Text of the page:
By Mitch Finley
STEVENSON, Wash. (CNS) – Travelers who happen upon a regional museum in Washington state are frequently surprised to find there the largest collection of rosaries in the world – according to no less an authority than “Ripley’s Believe It or Not.”
Located in southeastern Washington, on the north side of the Columbia River Gorge, near the picturesque town of Stevenson, the Columbia Gorge Interpretive Center houses a collection of some 4,000 rosaries that can easily take hours to examine closely.
The display of rosaries was the life’s work of the late Donald A. Brown of North Bonneville, a founder of the Skamania County Historical Society. Born April 27, 1895, in Tualatin, Oregon, he died in a traffic accident Dec. 14, 1975, at age 80.
In an article he wrote for a regional newspaper, Brown remarked: “Perhaps the most common question asked by visitors to my rosary chapel in North Bonneville (the site of the rosary collection during Brown’s lifetime) is how did I ever happen to originate such an unusual collection?”
Brown explained that his collection began in 1917 when he was living in The Dalles, Oregon, but his interest in the rosary as a devotional prayer began years earlier, before he became a Catholic, while he was confined to the Mercy Hospital in North Bend recovering from pneumonia.
He observed the rosary being worn on the habits of the Sisters of Mercy who staffed the hospital. Later, Brown embraced the Catholic faith.
The rosaries in the Columbia Gorge Interpretive Center are organized according to size. The smallest ones are made from beads the size of a pin head, while the largest rosary on display is over 16 feet long.
Most of the rosaries in the collection were donated by ordinary people who wanted to help Brown with his collection. A few of the rosaries have historical significance. For example, Brown received rosaries from Father Edward J. Flanagan, of Boys’ Town fame; musician and television celebrity Lawrence Welk; and from Al Smith, the first Catholic to run for the office of president, in 1928.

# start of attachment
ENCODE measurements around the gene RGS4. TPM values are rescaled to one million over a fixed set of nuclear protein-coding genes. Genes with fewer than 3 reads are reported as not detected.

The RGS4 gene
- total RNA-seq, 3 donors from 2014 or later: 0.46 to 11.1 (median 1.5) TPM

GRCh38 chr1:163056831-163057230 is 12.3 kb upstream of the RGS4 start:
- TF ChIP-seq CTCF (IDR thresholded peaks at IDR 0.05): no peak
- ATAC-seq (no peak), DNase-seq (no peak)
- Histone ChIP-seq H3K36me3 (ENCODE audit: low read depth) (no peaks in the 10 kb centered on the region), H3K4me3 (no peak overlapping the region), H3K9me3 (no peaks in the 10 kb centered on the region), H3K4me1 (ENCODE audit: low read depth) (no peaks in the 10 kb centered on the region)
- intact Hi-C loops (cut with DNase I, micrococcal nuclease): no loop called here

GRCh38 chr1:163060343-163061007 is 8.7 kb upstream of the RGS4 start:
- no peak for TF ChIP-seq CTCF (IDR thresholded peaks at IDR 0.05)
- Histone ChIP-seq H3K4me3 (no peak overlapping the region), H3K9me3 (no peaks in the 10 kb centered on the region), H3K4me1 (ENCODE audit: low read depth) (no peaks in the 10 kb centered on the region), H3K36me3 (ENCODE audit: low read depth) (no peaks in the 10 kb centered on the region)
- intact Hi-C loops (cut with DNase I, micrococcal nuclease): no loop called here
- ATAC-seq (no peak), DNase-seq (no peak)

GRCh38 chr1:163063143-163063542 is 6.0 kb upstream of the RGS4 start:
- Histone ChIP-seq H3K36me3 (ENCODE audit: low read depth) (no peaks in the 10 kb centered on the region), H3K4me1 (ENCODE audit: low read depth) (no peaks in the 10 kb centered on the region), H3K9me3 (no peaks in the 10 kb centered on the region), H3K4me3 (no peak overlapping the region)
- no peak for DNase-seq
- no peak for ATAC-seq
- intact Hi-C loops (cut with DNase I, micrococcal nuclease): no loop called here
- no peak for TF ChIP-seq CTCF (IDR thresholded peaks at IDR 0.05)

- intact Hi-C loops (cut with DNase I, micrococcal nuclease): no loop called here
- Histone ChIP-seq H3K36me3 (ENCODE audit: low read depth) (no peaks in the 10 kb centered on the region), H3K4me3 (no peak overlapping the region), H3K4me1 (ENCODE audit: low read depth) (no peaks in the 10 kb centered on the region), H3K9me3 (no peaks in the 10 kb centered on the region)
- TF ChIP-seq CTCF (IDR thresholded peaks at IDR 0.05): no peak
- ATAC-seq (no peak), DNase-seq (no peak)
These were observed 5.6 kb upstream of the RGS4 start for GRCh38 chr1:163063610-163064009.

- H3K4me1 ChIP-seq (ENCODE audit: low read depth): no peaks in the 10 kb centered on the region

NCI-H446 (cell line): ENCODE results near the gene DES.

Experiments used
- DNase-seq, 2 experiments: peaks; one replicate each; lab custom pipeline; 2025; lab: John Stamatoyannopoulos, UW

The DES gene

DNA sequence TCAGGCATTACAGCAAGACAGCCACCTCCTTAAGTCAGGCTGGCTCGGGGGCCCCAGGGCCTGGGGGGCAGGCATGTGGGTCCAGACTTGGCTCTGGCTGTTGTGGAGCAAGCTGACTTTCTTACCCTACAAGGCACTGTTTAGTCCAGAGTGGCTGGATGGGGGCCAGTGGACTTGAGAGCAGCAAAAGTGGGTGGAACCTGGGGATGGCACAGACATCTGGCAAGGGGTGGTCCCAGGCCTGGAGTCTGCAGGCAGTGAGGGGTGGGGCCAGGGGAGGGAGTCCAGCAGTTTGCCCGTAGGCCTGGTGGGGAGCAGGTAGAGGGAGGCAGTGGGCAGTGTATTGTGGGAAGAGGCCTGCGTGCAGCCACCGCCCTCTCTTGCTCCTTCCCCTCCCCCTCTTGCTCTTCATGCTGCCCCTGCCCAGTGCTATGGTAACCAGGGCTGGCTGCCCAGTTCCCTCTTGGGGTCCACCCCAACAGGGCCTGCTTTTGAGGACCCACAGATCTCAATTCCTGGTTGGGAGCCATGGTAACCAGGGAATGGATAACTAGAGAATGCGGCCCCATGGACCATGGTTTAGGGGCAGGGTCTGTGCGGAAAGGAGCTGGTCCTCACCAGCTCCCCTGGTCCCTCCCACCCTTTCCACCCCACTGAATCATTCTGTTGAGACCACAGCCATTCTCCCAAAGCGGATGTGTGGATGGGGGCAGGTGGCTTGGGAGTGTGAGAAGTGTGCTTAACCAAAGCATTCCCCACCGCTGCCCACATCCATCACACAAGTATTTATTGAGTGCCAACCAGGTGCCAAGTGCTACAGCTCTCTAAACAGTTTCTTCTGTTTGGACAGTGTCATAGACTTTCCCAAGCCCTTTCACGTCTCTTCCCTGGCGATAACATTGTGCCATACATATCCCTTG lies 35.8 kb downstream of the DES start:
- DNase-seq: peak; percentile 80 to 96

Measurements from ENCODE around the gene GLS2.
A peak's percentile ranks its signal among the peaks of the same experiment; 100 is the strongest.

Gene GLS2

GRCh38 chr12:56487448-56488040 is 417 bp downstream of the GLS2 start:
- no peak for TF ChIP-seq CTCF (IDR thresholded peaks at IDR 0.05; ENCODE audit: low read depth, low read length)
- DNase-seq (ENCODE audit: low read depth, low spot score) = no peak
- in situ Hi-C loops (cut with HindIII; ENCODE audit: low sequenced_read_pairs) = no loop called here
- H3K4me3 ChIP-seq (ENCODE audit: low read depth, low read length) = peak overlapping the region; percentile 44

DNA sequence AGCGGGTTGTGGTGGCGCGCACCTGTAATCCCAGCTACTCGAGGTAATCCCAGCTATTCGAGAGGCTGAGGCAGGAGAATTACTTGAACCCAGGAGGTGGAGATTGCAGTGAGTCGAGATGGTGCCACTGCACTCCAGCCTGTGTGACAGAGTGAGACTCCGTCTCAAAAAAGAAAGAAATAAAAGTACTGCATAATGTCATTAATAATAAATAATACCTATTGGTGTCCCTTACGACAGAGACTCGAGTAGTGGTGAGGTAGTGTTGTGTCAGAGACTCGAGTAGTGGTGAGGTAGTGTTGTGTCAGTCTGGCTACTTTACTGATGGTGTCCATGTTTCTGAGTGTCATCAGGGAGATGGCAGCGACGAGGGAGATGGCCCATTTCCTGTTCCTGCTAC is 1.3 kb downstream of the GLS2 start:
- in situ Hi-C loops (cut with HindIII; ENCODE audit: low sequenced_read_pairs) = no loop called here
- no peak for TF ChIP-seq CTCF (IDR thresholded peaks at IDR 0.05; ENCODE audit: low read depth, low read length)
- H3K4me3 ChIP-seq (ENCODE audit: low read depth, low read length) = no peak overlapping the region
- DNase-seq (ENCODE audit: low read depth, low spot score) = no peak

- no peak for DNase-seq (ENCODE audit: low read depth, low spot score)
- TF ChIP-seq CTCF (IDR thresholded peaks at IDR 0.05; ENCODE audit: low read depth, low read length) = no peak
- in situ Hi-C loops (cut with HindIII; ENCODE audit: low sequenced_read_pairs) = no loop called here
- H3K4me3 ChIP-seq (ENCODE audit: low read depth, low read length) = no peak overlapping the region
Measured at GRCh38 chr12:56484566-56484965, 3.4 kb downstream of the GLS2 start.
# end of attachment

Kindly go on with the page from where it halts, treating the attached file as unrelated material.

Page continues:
One rosary was donated by a small church community in Bavaria. It had been left there by Robert Kennedy. The parish sent the rosary in Kennedy’s memory, when they heard of his assassination, which took place June 5, 1968. Yet another rosary arrived soon after the interpretive center opened in 1995, from Lou Holtz, head football coach at the University of Notre Dame 1986-1996.
The most historically significant rosary in Brown’s collection, however, is the one donated by President John F. Kennedy. This is the only rosary in the collection requested by Brown himself. He wrote to Kennedy’s campaign headquarters when he heard that the Massachusetts senator was running for president. In 1960, Brown received a small wooden bead rosary that, apparently, was used by the future president during World War II.
Undoubtedly, the rosary that causes a stir most frequently is one that, instead of having a crucifix attached, has a large metal swastika. A handout given to visitors by the center explains in detail that, centuries before it was adopted as the symbol for Adolf Hitler’s Nazis, the swastika was used by various religions including Hinduism, Buddhism and various Native American traditions. Indeed, the word “swastika” is from ancient Sanskrit, although its meaning is forgotten.
Rosary 98, made by Brown himself, uses seeds from the catalpa tree. In place of the Our Father beads, there are small staurolites, or “Fairy Crosses.”